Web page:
Vertigo (wordless novel)

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This article is about the wordless novel. For other uses, see Vertigo (disambiguation).
A black-and-white drawing of a rainstorm at an amusement park.  People run for cover, with a brightly-lit roller coaster in the background.
A rainstorm spoils a young couple's carefree trip to an amusement park in 1929, foreshadowing the Great Depression to come.
Author Lynd Ward
Country United States
Genre Wordless novel
Publication date
Pages 230 (recto only)

Vertigo is a wordless novel by American artist Lynd Ward (1905–1985), published in 1937. It tells of the effects of the Great Depression on the lives of an elderly industrialist and a young man and woman.

At 230 wood engravings Vertigo was Ward's longest and most complex wordless novel, and proved to be the last he finished—he abandoned another in 1940, and in the last years of his life began another that he never finished. For the remainder of his career Ward turned to book illustration, especially children's books, some of which he or his wife May McNeer authored.


The story is a criticism of the failures of capitalism during the Great Depression, and takes place from 1929 to 1934. It follows three man characters: a young girl and boy, and an elderly man. They are each the focus of a section of the book,[1] which is in three parts: "The Girl", broken into subsections labeled by years; "An Elderly Gentleman", whose subsections are in months; and "The Boy", subdivided into days.[2]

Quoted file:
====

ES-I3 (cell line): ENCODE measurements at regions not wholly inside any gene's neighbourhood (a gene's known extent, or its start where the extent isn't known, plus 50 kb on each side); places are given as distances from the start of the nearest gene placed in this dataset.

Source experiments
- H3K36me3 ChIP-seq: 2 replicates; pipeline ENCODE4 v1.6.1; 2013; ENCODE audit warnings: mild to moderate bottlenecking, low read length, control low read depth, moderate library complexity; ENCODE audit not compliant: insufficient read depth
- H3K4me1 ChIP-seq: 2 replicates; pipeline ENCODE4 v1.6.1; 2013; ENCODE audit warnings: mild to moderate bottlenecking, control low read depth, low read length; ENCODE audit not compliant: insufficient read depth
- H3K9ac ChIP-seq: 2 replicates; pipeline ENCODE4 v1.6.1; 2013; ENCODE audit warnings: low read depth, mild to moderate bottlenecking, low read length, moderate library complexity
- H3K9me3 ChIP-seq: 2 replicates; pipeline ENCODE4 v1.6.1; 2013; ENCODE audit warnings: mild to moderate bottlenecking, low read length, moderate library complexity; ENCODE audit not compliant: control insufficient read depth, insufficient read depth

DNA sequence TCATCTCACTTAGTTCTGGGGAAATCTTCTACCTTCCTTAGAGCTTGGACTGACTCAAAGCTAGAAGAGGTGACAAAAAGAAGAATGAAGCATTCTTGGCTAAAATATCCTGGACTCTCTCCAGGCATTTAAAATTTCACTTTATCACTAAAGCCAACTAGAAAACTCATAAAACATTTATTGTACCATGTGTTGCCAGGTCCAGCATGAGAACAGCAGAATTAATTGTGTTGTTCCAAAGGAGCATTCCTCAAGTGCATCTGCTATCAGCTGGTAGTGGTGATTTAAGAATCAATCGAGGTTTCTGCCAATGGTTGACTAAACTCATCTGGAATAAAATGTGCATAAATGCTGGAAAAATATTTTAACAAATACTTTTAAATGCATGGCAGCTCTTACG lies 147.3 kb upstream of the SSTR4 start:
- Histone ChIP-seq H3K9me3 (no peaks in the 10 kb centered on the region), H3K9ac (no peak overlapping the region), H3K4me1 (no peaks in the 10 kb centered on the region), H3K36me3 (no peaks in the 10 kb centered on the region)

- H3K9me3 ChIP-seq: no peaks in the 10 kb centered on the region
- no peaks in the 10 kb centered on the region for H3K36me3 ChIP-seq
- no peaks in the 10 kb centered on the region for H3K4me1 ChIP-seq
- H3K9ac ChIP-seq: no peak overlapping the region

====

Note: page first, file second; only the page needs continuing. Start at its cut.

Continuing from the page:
Born in Chicago,[3] Lynd Ward (1905–1985) was a son of Methodist minister Harry F. Ward (1873–1966), a social activist and the first chairman of the American Civil Liberties Union. Throughout his career, Ward displayed in his work the influence of his father's interest in social injustice.[4] The younger Ward was early drawn to art,[5] and contributed art and text to high school and college newspapers.[6]

After graduating from university[7] in 1926, Ward married writer May McNeer and the couple left for an extended honeymoon in Europe[8] Ward spent a year studying wood engraving in Leipzig, Germany, where he encountered German Expressionist art and read the wordless novel The Sun[a] (1919) by Flemish woodcut artist Frans Masereel (1889–1972). Ward returned to the United States and freelanced his illustrations. In 1929, he came across German artist Otto Nückel's wordless novel Destiny[b] (1926) in New York City.[9] Nückel's only work in the genre, Destiny told of the life and death of a prostitute in a style inspired by Masereel's, but with a greater cinematic flow.[7] The work inspired Ward to create a wordless novel of his own, Gods' Man (1929).[9] He continued with Madman's Drum (1930), Wild Pilgrimage (1932), Prelude to a Million Years (1933), and Song Without Words (1936), the last of which he made while engraving the blocks for Vertigo.[citation needed] Each of these books sold fewer copies than the last, and publishers were wary of publishing experiments in the midst of the Depression.[10]